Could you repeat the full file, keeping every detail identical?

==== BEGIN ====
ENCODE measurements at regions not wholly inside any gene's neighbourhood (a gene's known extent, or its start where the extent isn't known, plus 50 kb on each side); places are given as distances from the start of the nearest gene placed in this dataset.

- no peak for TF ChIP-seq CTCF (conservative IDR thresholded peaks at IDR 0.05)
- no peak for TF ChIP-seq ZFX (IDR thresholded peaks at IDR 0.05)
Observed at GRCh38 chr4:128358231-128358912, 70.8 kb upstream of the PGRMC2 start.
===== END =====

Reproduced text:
ENCODE measurements at regions not wholly inside any gene's neighbourhood (a gene's known extent, or its start where the extent isn't known, plus 50 kb on each side); places are given as distances from the start of the nearest gene placed in this dataset.

- no peak for TF ChIP-seq CTCF (conservative IDR thresholded peaks at IDR 0.05)
- no peak for TF ChIP-seq ZFX (IDR thresholded peaks at IDR 0.05)
Observed at GRCh38 chr4:128358231-128358912, 70.8 kb upstream of the PGRMC2 start.